Everybody with a computer uses a hard drive and there are tens of thousands of choices available for people who are looking to safely store their information on these little pieces of tech. Unfortunately, though, failures happen – instances that can lead to the loss of precious business or personal data. But how do such major issues happen?
How Common is Hard Drive Failure?
A company called Backblaze analyses the failure rates of 73,653 hard drives every year. In some, they recorded no failures, but in others, such as the WDC-sold hard drives, the failure rate was a massive 3.88%. That means there’s a tremendous variance in the frequency of hard drive failures – with some (like the ST1500DL003) having incredible failure rates of 90.2%.
These rates don’t accurately reflect the average consumer experience as they were drives used in datacenters, but hard drive failures can have dramatic effects on the lives of everyday people. 24×7 IT Solutions documents a health products company who were unfortunate enough to have 2 hard drives fail on them at once, costing them $40,000 and 9 days of no computer network!
Hard drives are the hardware that is governed by the laws of mechanics. This means that wear and tear or hard impact can cause mechanical issues in areas like the read/write head or motors. This is especially likely with older disks and when a mechanical failure has occurred, the hard drive will either not boot up at all, make weird noises (a sure-fire sign you need to back-up fast) or freeze and crash regularly. Much mechanical damage is irreversible so backing up regularly is the best way to prevent against this.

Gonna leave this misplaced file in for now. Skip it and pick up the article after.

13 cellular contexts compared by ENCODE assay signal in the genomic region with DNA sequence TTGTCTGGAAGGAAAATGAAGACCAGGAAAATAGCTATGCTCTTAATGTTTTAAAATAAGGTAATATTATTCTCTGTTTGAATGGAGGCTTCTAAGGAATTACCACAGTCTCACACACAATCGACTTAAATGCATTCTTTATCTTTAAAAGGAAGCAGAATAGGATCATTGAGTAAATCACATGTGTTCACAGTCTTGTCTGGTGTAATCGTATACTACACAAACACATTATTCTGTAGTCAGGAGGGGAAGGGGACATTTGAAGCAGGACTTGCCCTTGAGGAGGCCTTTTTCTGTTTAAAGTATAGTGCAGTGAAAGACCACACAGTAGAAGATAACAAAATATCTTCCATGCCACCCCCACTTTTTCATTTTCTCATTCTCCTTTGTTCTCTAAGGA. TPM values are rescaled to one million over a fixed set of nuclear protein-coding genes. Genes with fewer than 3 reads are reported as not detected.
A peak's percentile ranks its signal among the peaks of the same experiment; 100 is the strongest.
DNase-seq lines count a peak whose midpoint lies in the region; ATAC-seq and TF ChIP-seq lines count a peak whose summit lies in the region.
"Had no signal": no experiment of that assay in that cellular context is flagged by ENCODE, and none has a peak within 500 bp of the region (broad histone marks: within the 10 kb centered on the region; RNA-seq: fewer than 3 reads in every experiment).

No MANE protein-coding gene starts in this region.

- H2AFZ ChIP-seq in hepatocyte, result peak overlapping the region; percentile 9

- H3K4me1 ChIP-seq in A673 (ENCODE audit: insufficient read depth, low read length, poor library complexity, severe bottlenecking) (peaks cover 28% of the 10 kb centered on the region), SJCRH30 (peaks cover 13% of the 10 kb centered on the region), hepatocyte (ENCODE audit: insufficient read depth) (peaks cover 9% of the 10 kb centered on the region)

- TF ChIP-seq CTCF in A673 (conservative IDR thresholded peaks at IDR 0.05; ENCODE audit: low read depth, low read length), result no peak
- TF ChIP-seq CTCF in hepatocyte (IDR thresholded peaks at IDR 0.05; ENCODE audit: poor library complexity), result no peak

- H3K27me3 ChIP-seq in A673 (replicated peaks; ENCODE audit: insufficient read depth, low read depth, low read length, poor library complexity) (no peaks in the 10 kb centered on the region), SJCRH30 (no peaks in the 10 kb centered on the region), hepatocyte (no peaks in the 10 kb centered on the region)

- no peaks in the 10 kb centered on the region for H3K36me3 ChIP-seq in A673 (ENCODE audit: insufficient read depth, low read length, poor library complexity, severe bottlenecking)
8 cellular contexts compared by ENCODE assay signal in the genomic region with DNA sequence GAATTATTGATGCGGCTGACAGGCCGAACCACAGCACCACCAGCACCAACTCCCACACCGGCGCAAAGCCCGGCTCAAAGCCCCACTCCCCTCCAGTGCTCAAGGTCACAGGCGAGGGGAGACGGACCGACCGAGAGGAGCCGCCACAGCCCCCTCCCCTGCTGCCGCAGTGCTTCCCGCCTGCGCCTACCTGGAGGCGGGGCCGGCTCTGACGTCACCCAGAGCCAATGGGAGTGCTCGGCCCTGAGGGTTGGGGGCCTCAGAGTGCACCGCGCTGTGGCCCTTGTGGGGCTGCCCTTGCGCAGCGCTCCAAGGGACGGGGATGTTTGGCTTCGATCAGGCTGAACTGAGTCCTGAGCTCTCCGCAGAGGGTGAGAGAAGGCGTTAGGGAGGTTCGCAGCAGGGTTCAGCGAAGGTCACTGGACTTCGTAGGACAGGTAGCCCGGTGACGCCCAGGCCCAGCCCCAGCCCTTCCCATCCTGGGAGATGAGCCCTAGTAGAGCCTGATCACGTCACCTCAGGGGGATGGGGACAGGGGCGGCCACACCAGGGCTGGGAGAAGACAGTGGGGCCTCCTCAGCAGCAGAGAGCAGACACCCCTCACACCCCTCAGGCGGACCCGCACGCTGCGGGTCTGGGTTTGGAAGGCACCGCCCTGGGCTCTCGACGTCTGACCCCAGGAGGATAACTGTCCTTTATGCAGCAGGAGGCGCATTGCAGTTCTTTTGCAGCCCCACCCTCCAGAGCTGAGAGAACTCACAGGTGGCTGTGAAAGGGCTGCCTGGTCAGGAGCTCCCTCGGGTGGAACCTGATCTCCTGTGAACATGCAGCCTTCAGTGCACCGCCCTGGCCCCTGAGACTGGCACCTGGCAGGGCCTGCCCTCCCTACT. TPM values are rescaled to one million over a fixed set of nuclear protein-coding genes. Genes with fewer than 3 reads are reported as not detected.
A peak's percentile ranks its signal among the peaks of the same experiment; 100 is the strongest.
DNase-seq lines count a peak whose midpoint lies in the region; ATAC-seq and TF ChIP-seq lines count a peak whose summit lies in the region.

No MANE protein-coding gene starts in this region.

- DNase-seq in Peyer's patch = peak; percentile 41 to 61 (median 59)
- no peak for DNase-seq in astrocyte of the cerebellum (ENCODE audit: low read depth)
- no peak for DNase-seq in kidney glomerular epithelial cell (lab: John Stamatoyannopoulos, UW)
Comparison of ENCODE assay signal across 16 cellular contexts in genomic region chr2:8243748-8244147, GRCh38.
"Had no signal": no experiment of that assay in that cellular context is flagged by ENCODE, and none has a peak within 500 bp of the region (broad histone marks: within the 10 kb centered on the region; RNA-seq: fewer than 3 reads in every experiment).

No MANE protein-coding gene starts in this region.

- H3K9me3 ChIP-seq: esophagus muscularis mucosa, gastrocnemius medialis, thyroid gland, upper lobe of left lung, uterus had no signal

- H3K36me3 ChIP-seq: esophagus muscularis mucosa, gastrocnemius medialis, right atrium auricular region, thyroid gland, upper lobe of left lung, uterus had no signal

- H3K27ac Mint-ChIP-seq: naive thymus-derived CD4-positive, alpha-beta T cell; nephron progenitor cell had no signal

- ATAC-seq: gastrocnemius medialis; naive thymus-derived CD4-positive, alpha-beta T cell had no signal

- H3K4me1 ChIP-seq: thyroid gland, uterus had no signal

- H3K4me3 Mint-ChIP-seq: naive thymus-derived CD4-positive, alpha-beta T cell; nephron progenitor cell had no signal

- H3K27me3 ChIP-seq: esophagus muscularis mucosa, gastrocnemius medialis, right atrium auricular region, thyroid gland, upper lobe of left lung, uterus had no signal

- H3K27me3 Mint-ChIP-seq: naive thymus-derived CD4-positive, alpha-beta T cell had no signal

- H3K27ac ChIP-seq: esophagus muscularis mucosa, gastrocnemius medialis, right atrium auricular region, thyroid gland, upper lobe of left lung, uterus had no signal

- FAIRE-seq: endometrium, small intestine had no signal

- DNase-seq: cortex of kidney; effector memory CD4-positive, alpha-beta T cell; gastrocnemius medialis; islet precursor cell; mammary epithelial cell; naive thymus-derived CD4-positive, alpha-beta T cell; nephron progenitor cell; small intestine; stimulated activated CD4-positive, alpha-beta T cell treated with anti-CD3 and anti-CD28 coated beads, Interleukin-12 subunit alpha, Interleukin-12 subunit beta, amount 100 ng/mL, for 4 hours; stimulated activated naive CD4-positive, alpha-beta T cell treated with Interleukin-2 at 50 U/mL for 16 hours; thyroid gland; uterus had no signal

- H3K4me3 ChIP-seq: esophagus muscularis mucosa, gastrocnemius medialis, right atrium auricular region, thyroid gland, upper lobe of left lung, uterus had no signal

Electrical failure is terrifying because it can happen when there’s a surge of power voltage (something you won’t be able to control). If you’re using your desktop computer and a lightning strike or a power line is being damaged, the electronic circuitry can be damaged, and you might not be able to recover your data.
System Failure aka Logical Failure
Your hard drive can fail not due to any physical issue, but instead due to data being corrupt or even from viruses and malware. This works by prohibiting the logical pathways that your computer needs to function correctly – whether that’s being able to access data or just starting up. Even something as simple as deleting system 32 can lead to a logical failure that stops you from being able to use your computer.
Hard drives work by reading magnetic data. Magnetism, however, is not failproof and if the magnetic alignment is damaged, leading to misalignment, the whole rotating platter that your hard drive needs to work will become impossible to access. A bad sector is an area of data that’s damaged due to this misalignment, but it can also happen in solid-state drives too just from natural ware. When bad sectors get bigger, memory capacity will decrease, and data corruption can occur, leading to a logical failure. If your computer is frequently lagging, showing some files as inaccessible or giving you CRC errors, your bad sectors might be getting out of control.